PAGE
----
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Rossi fundraiser draws March For Our Lives student protesters

About a dozen Seattle-area students for March For Our Lives rallied outside a Dino Rossi $500-a-person fundraiser at the Sahalee Country Club in Sammamish Wednesday night.

Fundraising efforts for U.S. Congress 8th District Republican hopeful Dino Rossi are beginning to draw protests.

About a dozen Seattle-area students for March For Our Lives rallied outside a $500-a-person fundraiser at the Sahalee Country Club in Sammamish Wednesday night, hoping to speak with the candidate about gun control.

One of the organizers explained what he hoped what their demonstration might achieve.

"We're hoping to get him to come to a townhall. It'll not be a yelling match, but a discussion to see where he stands on the issues because he really hasn't been present yet," said Bothell High School student Tyler Parris, who held a sign that read: NRA supports Dino Rossi. Do you?

Andrew Bell, who is Dino Rossi's campaign manager, disputed the claims about student requests for a townhall or claims the candidate wasn't willing to discuss gun issues. He said he believes activists in the Democratic party were behind the demonstrations.

Rossi has held multiple fundraisers in the past month. Fuse Washington, the state's largest progressive organization, rallied last Friday outside a Rossi fundraiser in Bellevue.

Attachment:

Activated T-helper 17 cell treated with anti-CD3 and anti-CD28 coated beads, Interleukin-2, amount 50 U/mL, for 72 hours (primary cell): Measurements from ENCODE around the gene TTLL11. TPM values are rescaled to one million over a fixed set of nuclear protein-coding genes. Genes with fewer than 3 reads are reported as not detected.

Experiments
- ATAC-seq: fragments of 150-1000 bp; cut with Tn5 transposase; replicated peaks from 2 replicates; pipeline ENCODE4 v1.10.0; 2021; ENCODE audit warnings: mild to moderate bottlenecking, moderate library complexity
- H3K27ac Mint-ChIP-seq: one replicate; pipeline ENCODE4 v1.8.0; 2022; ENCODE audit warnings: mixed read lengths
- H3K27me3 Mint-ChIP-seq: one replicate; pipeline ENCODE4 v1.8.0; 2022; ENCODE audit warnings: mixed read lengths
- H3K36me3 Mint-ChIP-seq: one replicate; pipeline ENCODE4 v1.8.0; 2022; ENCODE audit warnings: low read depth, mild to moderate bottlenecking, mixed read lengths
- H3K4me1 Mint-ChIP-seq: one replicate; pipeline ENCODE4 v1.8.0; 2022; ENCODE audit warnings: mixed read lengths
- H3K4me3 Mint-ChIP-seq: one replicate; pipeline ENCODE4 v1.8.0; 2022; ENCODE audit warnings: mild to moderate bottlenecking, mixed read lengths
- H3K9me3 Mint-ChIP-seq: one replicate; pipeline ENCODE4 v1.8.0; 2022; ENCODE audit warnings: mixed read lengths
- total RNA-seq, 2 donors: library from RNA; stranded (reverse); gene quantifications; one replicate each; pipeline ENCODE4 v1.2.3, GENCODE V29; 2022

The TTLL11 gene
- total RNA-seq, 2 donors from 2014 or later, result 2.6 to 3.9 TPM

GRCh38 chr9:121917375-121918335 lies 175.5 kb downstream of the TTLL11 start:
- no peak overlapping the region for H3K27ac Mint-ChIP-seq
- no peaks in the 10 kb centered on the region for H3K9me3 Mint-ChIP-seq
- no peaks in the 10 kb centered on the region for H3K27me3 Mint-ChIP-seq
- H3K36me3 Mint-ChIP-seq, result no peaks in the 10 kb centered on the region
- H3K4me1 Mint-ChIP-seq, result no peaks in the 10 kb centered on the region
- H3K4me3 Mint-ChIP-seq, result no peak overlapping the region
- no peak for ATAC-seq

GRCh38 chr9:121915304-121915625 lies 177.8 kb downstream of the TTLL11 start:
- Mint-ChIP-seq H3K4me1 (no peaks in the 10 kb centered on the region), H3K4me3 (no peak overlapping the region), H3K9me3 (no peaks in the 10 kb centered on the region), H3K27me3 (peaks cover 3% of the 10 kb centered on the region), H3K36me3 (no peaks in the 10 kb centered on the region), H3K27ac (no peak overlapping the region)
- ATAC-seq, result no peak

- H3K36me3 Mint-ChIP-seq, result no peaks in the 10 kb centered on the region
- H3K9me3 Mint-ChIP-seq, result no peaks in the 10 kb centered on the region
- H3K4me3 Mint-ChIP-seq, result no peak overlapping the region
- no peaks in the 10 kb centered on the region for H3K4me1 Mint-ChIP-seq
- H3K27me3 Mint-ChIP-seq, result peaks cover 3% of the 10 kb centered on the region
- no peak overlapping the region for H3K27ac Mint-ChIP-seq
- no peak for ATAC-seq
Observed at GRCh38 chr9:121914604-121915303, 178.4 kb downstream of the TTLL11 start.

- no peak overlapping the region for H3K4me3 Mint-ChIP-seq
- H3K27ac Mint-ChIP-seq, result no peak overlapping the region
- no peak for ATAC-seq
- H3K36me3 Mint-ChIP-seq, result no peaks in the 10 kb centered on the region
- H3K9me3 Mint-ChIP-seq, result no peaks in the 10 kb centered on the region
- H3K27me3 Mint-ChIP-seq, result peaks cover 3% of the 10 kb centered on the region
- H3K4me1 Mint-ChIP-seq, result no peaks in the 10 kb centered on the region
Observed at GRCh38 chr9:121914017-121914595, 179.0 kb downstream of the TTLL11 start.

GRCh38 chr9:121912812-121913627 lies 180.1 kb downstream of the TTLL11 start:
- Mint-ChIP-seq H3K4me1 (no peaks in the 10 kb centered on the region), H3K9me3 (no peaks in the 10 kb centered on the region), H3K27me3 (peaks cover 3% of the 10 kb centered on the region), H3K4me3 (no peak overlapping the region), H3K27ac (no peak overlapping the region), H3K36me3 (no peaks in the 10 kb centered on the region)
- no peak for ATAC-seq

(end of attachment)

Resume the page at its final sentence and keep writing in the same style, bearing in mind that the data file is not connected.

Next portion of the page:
Rossi announced last year his run for the 8th Congressional District to replace Republican Dave Reichert, who is retiring at the end of his term.

Rossi served as an elected member of the Washington state senate from 1997 to 2003, where he chaired the powerful Ways and Means Committee.

He is also known as a former statewide candidate who narrowly lost the closest gubernatorial race in U.S. history.

Initially certified as Washington’s governor-elect in 2004, Rossi ended up losing to Governor Chris Gregoire in a lengthy recount battle that ended in the courts.

Rossi ran for governor again in 2008, then for Senate in 2010, but lost both subsequent statewide races.

The congressional race he now enters is considered a “toss-up” by the Independent Cook Political Report.

The district, which includes eastern parts of King and Pierce Counties, has, so far, always elected Republicans to Congress, but was carried by Hillary Clinton in 2016 and former President Obama in 2012.

In 2012, redistricting extended the district east across the Cascades, making it safer for Republican candidates. However, Democratic operatives believe the current political climate in Washington D.C. makes the seat a prime “pick-up opportunity.”

While the race initially drew more than eight Democratic challengers, several have since dropped out. The current Democratic candidates include Dr. Kim Schrier, former King County Deputy Prosecutor Jason Rittereiser, and Dr. Shannon Hader, who worked at the CDC as the director of the global HIV & TB division.

With Congressman Reichert’s decision not to seek re-election, the race will quickly become one of the most competitively and closely watched next year, ahead of the 2018 midterms.